If you’re in a position to request (and enforce) supplier RFID tagging of inbound materials, you can deploy fixed RFID readers in receiving portals to record incoming inventory in the warehouse management system (WMS) or enterprise resource planning (ERP) system as it is unloaded in an accurate one-touch or even no-touch receipt workflow. The captured data can be automatically compared to ASNs on the back end so that receiving teams don’t have to manually scan every carton or pallet that comes in. They will only intervene when an exception occurs, which frees them up to unload and put away inventory more quickly or ensure any urgent customer-related issues are resolved. Deployment of this type of “system of reality” will almost instantly enable:
- Inbound inventory to be received more accurately and allocated faster to customer orders.
- You (and your vendor partners) to verify the receipt of goods in real time.
- Granular data about regulated items to be automatically recorded in order to initiate or preserve supply chain track and trace actions, whether managed via blockchain, digital ledger technology (DLT) or some other “system of truth.”
- Receiving staff to use their time more wisely and manage by exception, rather than scanning every carton. They can devote their time to customer-related activities like ensuring urgent orders have been allocated their inventory.
- Accountability for movement of goods. Lift-truck activity can be recorded as pallets are removed from trailers, allowing for easy inventory tracking.
Alternatively, you could implement Bluetooth Low Energy beacons for location awareness with low complexity. Bluetooth Low Energy beacons that can withstand harsh environments can be placed in trailers and used in conjunction with the Bluetooth sensor in workers’ mobile computing devices to verify manual trailer load-out accuracy and reduce expensive misloads. There are beacons that can provide a location in less than a second, and they work quite effectively within the close confines of modern warehouses and distribution centers where dock doors are only separated by a couple feet. Of course, the key is to ensuring that you’re using the right software solution in conjunction with these beacons. (If you need help determining the right software-hardware combination for your environment, our team is just an email or phone call away.)
WANT A BETTER A “SENSE” OF WORKER COMPLIANCE AND ASSET PERFORMANCE?
Even a single instance of policy or procedure non-compliance can be detrimental to your business and bottom line. Fortunately, solutions such as RAIN RFID and Bluetooth Low Energy give you the insight needed to validate and correct critical workflow compliance points in real time. Assets such as goods, pick carts, lift trucks, pallets, rack locations can be associated, tracked throughout the facility, and disassociated when a task has been completed. Alerts can be sent to immediately notify a worker that a task was completed correctly or that there is an error and it needs to be corrected.
For example, you could install a fixed RFID reader in a portal area to track the movement of forklifts as they drive through to pick up work-in-process (WIP) goods from the manufacturing plant and move finished goods to either a storage or shipping location, such as the warehouse or the loading dock. This will provide updated inventory status in real time so that your teams and supply chain partners can plan for subsequent actions accordingly or address an issue before it escalates further. And, should finished goods be placed in the incorrect rack location and need to be moved, you (and your floor team) will know right away a) that there is an issue and b) how to fix it.
At the same time, sensor-based solutions such as MotionWorks Proximity are becoming essential to sustaining a safe work environment amidst the ongoing COVID-19 pandemic. As Jennifer Springer explained in this blog post, organizations of all sizes are under pressure to ensure compliance with company and government-imposed social distancing policies right now. Yet, employees need to remain focused on the task at hand, not how many feet separate them from colleagues.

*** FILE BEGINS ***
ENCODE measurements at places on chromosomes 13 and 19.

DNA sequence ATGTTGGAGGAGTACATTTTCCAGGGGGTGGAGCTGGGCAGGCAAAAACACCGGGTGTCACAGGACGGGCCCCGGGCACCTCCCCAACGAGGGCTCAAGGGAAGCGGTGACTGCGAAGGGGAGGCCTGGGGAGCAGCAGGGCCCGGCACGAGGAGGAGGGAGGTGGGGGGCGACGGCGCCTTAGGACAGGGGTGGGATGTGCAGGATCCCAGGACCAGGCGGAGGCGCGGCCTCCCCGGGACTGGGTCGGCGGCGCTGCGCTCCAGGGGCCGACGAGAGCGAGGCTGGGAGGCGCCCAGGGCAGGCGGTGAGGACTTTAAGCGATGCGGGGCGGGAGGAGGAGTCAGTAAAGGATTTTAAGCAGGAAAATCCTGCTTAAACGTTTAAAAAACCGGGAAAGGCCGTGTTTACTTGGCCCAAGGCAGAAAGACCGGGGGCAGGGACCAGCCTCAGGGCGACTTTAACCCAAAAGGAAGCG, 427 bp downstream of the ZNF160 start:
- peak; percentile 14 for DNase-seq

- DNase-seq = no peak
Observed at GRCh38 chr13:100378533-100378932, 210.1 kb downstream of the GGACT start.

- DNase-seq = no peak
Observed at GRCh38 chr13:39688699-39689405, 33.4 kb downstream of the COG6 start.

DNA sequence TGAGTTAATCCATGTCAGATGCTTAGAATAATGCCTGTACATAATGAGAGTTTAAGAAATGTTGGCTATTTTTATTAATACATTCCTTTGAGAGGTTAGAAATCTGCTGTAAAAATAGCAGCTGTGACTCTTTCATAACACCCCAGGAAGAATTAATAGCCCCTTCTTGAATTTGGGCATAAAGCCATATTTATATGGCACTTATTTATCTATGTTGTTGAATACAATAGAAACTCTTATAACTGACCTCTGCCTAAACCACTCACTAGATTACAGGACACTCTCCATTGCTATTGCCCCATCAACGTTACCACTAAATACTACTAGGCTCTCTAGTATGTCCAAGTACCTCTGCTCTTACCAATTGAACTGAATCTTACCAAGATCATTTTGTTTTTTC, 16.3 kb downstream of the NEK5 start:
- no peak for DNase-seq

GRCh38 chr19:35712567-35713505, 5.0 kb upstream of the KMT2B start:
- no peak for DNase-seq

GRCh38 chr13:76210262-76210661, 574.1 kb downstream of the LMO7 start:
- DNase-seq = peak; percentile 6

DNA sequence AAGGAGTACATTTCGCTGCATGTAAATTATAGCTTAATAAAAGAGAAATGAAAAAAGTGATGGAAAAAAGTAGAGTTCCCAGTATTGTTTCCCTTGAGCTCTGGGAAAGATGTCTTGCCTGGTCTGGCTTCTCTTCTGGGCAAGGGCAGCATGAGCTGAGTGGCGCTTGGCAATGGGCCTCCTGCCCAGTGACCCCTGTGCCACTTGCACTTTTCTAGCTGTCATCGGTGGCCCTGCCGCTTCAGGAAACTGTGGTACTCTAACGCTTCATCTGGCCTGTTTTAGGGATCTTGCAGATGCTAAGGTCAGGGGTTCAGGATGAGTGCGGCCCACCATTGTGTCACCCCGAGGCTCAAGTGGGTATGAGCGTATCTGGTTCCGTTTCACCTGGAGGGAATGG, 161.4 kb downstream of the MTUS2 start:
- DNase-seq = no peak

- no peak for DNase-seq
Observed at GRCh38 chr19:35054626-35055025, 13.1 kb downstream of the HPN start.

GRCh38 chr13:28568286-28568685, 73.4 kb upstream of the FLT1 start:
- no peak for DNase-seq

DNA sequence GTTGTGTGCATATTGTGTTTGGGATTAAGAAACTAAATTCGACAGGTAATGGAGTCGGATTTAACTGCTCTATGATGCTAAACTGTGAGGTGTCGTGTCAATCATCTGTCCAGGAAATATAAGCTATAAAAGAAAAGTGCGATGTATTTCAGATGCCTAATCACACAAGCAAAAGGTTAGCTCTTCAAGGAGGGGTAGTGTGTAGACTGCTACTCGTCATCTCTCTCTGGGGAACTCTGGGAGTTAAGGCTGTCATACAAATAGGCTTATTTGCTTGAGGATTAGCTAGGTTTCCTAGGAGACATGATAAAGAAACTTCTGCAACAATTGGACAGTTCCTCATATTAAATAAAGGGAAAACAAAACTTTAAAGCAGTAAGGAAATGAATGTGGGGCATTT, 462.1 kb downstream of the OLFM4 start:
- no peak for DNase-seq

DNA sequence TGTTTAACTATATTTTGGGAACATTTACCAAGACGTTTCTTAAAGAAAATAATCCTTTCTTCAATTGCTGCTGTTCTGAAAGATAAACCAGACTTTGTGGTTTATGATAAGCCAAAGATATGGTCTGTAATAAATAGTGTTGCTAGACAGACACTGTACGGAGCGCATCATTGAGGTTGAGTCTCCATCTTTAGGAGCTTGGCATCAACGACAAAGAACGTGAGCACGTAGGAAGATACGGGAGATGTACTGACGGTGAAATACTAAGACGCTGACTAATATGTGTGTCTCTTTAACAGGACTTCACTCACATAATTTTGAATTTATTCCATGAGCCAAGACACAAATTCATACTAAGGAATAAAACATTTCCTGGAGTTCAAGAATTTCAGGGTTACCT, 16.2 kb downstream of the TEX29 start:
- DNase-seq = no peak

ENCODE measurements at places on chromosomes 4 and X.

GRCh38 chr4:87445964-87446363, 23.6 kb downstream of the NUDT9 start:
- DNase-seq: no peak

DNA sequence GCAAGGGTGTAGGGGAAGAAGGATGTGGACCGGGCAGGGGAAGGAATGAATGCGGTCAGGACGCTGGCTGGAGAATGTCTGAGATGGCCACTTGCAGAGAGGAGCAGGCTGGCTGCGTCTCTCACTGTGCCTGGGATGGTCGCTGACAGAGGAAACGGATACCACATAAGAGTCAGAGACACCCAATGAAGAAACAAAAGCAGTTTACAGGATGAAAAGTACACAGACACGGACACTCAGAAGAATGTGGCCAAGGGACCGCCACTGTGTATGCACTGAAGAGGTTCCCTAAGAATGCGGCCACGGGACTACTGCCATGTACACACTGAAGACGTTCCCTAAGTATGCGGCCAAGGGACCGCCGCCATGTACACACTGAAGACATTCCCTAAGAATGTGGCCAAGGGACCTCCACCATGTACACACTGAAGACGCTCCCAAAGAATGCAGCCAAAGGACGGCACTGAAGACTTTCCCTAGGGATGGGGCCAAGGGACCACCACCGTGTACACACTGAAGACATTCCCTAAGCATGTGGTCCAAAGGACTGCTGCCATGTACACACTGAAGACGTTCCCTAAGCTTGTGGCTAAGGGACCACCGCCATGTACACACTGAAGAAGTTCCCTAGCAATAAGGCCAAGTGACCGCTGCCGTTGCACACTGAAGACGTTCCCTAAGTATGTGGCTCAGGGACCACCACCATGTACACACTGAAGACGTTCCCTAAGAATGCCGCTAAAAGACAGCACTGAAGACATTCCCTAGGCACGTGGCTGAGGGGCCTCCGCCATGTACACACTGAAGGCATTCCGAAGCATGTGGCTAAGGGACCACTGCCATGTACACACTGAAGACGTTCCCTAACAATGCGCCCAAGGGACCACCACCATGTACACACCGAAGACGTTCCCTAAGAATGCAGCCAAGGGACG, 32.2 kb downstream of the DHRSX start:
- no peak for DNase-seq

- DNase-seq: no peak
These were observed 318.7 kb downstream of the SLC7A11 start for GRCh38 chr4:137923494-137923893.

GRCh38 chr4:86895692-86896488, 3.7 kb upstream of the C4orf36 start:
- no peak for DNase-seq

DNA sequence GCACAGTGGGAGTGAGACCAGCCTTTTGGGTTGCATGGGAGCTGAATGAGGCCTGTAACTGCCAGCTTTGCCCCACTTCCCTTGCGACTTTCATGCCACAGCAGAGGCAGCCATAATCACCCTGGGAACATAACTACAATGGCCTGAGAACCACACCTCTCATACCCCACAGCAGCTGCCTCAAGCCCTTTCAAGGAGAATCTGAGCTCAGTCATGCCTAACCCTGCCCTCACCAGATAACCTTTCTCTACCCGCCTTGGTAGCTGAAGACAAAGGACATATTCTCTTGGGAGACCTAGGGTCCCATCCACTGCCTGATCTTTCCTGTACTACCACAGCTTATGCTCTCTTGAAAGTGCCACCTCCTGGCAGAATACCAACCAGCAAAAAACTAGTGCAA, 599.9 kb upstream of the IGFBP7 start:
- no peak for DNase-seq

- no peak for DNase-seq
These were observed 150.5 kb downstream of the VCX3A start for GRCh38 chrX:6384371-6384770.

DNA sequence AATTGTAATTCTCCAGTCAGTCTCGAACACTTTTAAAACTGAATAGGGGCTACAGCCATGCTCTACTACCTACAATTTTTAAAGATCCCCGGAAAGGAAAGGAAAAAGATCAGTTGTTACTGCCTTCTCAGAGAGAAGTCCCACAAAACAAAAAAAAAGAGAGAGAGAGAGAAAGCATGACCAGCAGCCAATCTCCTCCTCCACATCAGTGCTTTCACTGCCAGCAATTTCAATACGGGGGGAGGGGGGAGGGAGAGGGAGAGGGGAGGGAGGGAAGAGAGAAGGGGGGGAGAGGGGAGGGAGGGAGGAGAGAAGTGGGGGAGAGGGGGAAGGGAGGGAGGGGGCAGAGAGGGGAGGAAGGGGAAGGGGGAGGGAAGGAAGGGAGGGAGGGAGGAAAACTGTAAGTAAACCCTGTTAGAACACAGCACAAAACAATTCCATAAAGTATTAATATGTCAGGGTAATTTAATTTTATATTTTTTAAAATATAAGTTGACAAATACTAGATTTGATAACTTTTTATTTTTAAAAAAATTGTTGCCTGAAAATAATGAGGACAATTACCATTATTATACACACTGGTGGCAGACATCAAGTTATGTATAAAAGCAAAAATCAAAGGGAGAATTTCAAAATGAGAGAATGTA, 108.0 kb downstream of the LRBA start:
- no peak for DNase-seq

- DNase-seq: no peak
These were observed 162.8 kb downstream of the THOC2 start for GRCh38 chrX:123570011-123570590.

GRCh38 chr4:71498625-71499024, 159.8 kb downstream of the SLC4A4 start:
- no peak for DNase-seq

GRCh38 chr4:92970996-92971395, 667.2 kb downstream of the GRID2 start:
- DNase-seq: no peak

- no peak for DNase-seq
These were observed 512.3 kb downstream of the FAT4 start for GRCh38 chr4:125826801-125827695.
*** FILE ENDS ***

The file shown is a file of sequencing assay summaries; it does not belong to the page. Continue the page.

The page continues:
It was found wit research and testing that, a combination of Bluetooth, Wi-Fi and mobile technologies could effectively and accurately monitor the distance and time spent between employees during the course of the day and, when needed, audibly “warn employees when they’re too close to one another so that they can safely separate.” Such a combination could also help organizations “securely record proximity events for later reference if needed for targeted and automated contact tracing… without violating employee’s privacy rights.” If you don’t have such a solution in place today, I highly recommend you check it out. Most likely, it will require very little financial or resource commitment to rollout.
Something else that is often overlooked – but just as critical to business outcomes – is technology fleet performance. You need to know the “health” of every handheld mobile computer, tablet, scanner, vehicle mounted computer, wearable and printer in use across your operations 24/7/365. A single point of failure or lost device can cause a ripple effect. Hours could be wasted searching for a misplaced device, and entire workflows could be halted if just one person has to stop and replace a battery.
Therefore, you need to equally invest in solutions that give you greater visibility into your IT infrastructure – specifically device location, usage and status – and greater remote manageability. Even before the COVID-19 outbreak, it wasn’t necessarily feasible or cost-effective to have someone on site around the clock to monitor, secure, troubleshoot and update devices. Now, with strict social distancing measures in place, it has become even more important to increase front-line workers’ self-sufficiency and expand IT team’s virtual intervention capabilities. I would recommend, at the very least, implementing tools such as Printer Profile Manager Enterprise and Zebra VisibilityIQ™ DNA which give you a more centralized way to see and manage all deployed assets at once, from a single location anywhere in the world.
In Phase Three of your warehouse maturation journey, the focus should be on increasing operational visibility in order to improve asset utilization. When you know the location, condition, content and performance of people, inventory and equipment, you can better allocate resources, begin to automate tasks and more effectively plan and execute highly-coordinated workflows using real-time, data-driven insights. The resulting business efficiencies will enable you to achieve growth goals or – at the very least – sustain operations in volatile times, such as what we’re experiencing during the COVID-19 pandemic.
To learn more and get started, contact us now to request a consultation with an AbeTech Solution Expert.